Guest Op-Ed: The MBTA 3A Communities Law Is Good for the People of Winthrop

By Tom Deredrian

Since it was settled in 1630, seceded from Chelsea in 1846, and was incorporated as a town in 1852 , Winthrop—once a town of pastures, horses, and cows—has grown and prospered and under the 3A Communities Law will continue to do so.

Property owners in Winthrop will not be prevented from adding to a single family house to make it a multifamily house. They will have the liberty to make these changes without an appointed board to rule on an appeal for an exception. They will not be subject to others arguing against them in front of the unelected board. This new law gives citizens of Winthrop more liberty to control their property without interference.

This new liberty is not license to allow exceptions to building, fire, health, and safety codes. Freedom does not mean a property owner can build an unsound, dangerous, and unhygienic structure.

Height restrictions and property line set-backs will still apply, and if these sensible conditions are met, then a homeowner has the right to build additional stories or make a duplex. For more extensive changes the town planning board will have a say in appearances, layout, the blocking of adjacent buildings, and parking.

Many places in town can be built to allow more families if the owners see fit. They will see fit if there is a demand for more housing. It will be good for the town if those needs can be met by homeowner residents.

More people will mean that more tax revenue can be collected. This is money that can go to paying for expanded amenities and upkeep of the town as has been happening since the founding. Once, roads were not paved and the town provided no water, sewage disposal, or trash collection.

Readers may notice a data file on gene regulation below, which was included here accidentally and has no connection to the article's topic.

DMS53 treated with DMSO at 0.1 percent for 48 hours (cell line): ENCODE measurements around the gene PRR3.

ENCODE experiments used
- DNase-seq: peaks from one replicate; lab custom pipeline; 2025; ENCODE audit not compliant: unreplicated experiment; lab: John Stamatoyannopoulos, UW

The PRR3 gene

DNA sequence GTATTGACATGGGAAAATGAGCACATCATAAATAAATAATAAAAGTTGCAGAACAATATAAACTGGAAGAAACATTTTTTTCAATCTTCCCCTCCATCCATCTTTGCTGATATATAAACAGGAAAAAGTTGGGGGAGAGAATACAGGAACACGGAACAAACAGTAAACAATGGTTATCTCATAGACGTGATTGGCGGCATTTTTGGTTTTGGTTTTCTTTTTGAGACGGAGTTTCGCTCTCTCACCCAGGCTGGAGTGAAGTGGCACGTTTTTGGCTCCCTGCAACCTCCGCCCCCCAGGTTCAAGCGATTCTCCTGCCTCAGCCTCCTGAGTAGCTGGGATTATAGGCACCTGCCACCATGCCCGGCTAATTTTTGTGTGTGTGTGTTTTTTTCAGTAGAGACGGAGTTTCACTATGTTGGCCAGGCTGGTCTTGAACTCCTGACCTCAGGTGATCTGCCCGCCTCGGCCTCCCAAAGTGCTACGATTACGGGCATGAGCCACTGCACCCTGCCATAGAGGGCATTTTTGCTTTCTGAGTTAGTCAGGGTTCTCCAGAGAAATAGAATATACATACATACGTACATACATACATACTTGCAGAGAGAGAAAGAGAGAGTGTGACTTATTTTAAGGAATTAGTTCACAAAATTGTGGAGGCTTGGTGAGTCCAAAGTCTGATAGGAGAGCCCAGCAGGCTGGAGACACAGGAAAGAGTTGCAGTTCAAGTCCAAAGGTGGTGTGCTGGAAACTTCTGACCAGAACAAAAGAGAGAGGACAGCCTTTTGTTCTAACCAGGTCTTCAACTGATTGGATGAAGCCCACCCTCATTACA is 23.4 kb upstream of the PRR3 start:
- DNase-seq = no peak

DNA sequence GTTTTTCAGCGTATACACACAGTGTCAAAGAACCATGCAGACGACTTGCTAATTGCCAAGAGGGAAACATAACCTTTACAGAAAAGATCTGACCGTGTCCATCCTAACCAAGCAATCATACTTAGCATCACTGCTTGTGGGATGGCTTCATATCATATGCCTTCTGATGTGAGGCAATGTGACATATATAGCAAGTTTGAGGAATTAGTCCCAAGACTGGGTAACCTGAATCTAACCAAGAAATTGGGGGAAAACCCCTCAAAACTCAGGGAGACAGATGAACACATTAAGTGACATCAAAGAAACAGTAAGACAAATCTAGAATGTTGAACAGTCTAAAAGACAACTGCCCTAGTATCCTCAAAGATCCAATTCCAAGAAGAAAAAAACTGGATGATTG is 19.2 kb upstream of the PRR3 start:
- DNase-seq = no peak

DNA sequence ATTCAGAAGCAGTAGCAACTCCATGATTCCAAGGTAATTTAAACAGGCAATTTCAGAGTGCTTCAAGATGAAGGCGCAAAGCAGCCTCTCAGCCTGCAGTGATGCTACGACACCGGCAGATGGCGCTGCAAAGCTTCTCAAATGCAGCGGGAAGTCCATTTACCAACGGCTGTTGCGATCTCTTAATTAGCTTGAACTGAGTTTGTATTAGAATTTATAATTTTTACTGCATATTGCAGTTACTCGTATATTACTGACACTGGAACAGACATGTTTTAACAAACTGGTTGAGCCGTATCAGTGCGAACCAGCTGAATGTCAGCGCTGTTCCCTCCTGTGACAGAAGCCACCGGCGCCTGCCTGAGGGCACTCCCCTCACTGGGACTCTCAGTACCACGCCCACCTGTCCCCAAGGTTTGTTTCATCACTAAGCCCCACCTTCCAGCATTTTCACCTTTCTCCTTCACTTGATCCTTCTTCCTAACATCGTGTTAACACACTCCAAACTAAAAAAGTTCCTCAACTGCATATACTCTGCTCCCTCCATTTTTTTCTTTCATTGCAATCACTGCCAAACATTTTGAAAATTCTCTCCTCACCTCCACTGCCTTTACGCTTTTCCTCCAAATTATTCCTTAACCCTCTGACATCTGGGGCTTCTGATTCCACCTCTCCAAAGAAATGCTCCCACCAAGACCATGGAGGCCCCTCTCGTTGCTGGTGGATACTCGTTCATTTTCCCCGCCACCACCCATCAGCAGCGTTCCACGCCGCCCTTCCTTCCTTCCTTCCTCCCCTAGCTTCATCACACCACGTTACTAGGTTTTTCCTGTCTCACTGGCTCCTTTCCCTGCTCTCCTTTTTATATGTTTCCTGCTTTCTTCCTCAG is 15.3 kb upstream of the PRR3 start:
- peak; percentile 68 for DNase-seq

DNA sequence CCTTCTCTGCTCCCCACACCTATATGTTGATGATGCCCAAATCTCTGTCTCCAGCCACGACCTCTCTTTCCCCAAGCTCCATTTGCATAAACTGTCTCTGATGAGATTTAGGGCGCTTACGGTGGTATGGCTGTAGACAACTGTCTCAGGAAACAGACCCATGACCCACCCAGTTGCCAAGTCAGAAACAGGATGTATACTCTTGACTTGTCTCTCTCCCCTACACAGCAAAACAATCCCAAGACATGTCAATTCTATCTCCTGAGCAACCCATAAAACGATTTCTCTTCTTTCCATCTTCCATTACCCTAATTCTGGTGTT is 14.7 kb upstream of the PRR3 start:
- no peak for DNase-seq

More people will mean more customers for local service business such as restaurants, food stores, personal services, (haircuts and nails), bakeries, repair shops, and medical and legal professions, giving our citizens less reason to leave town.

As Winthrop faces the expensive threat of sea-level rise having more people in town will increase the reasons for state and federal grants to protect the town and keep property insurance rates down. Otherwise, Winthrop will have to increase property and other taxes to pay for whatever measures will be needed to keep our heads above water.

Recognizing that our country is a capitalist, free-market economy, the new 3A Communities Law does not require that anything be built or that infrastructure be modified in anticipation of building. If there is a market need for additional housing in Winthrop, then homeowners can meet that need themselves and profit from it. If outside investors see a growing market for housing in Winthrop, they would have to compete to bid for existing property at market rates. Winthrop homeowners are too clever to sell at a discount.

Winthrop does not have open spaces like a defunct horse track large enough for big apartment buildings like we see in Revere or East Boston. The town is not about to sell the golf course to a developer; neither will a block of homeowners sell all their valuable adjacent houses to a developer at a price cheap enough to pay for teardown and rebuilding at a profit. Property values will increase as demand increases. As the economy provides high-paying jobs people will spend more on housing . Property values will increase. If there is a national economic depression, prices will drop. No one will build. The new law and zoning changes will make no difference if there is no demand. The market will work its invisible hand one way or another, regardless of zoning. Markets go up and markets go down. In a strengthening economy, the 3A Communities law will provide more housing and more wealth for Winthrop. Over time ,Winthrop will grow as it has since 1630 to provide more commerce and more housing for more people but no place for horses and cows.

Tom Deredrian is a long-time resident who is famous for having authored a book about the Boston Marathon. He’s been very active on the Winthrop running scene for about 40 years.

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